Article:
Please finish the following sentence starters:

I hope Here in the Real WorldToday, kids aren’t as shielded from the tough stuff going on in the world as they were in other generations. When they learn about problems, a lot of them want to help. So besides being a good story – which is always an author’s first priority – I hope that Here in the Real World feels like an encouragement that everyone has a role to play in solving problems, no matter your age. You don’t always get to do something big and dramatic, and not everything can be solved, but there’s usually something around the edges that can be done. And that’s heroic, too.

Story is too many things to list here! But I think my favorite thing about story is that it’s the best way I know to recognize who you are, and at the same to find out who you could be. You read a story, and there you are, or some part of you, in the character, and it’s like looking into a mirror. But also you get to try on characters who might be different from you, see how the world looks and feels from a different point of view.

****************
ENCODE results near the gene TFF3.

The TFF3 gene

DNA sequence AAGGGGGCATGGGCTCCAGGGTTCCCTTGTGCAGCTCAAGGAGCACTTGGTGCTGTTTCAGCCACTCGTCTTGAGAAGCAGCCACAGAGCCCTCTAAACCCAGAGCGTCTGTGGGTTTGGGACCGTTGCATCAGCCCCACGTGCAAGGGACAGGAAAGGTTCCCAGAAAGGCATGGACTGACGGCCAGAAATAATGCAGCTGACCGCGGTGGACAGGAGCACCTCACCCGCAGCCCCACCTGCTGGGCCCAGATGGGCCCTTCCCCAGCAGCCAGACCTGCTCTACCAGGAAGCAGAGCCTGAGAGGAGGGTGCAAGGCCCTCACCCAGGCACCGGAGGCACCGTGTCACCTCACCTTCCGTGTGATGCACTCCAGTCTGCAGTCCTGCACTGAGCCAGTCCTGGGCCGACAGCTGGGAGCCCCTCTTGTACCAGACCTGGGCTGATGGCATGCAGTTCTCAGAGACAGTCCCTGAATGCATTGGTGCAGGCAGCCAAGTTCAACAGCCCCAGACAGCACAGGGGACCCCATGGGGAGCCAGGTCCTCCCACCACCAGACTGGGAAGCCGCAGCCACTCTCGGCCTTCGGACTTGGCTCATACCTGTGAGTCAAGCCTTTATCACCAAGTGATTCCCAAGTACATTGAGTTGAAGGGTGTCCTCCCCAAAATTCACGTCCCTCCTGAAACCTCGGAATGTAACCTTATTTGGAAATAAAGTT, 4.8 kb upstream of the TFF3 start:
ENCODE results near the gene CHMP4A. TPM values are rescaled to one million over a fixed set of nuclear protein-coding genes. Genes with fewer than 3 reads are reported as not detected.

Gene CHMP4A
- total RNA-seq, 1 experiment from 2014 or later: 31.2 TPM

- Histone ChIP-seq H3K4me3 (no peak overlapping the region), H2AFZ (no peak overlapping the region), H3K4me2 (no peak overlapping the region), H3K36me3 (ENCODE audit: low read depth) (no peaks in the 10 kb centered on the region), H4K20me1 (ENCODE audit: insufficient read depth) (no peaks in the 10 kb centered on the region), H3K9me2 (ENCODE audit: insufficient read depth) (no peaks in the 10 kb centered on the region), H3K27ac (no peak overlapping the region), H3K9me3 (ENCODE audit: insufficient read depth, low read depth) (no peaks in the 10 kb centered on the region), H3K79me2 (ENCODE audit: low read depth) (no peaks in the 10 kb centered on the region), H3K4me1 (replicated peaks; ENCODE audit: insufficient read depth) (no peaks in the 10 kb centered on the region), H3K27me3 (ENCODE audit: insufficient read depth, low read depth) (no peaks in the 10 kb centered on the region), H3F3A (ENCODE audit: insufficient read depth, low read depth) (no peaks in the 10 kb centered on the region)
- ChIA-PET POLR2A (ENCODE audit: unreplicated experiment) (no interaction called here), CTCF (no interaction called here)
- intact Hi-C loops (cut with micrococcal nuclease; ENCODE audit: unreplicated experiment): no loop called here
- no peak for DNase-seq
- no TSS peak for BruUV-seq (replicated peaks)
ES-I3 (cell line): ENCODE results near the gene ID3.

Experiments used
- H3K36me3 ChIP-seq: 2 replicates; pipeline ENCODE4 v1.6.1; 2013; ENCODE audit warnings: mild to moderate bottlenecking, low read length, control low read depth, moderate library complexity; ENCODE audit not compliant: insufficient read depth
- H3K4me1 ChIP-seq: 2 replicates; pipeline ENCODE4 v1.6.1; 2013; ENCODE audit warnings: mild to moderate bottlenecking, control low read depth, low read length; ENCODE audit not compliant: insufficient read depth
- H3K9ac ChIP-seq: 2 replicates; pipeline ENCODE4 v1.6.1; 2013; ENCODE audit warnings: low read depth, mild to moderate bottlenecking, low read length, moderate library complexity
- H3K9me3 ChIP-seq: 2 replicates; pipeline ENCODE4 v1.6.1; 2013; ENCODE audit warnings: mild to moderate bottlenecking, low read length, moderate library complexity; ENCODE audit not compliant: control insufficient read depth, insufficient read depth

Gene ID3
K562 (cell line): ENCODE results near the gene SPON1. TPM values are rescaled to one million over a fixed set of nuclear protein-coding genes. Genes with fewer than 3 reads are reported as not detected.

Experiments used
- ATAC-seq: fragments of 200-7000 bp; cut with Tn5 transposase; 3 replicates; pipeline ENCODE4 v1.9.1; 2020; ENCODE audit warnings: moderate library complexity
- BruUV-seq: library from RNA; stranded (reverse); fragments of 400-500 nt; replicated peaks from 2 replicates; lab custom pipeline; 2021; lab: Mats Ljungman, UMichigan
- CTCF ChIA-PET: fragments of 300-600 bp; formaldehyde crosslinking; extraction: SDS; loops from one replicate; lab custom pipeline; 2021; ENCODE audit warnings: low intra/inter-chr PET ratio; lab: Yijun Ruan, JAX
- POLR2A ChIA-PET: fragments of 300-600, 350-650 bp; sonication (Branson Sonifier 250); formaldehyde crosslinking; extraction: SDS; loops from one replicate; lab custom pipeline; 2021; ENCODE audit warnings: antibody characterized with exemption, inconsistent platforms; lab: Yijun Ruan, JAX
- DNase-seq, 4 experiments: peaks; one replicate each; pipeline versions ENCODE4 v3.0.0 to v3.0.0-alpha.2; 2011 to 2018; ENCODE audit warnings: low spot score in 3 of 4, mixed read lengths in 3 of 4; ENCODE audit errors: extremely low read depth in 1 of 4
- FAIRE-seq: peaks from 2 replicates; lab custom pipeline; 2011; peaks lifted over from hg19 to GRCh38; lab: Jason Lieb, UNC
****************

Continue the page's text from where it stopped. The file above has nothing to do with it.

Mr. Schu, you should have asked me what I’m working on now! Tragically, I’m not able to talk about it yet - I’ve been sworn to secrecy. But I can tell you that I'm so excited I'm using multiple exclamation marks!!!! And I promise to drop you a line the instant I get the okay to announce it... 





Look for Here in the Real World on February 4, 2020.

From the author of the highly acclaimed, New York Times bestselling novel Pax comes a gorgeous and moving new middle grade novel that is an ode to introverts, dreamers, and misfits everywhere.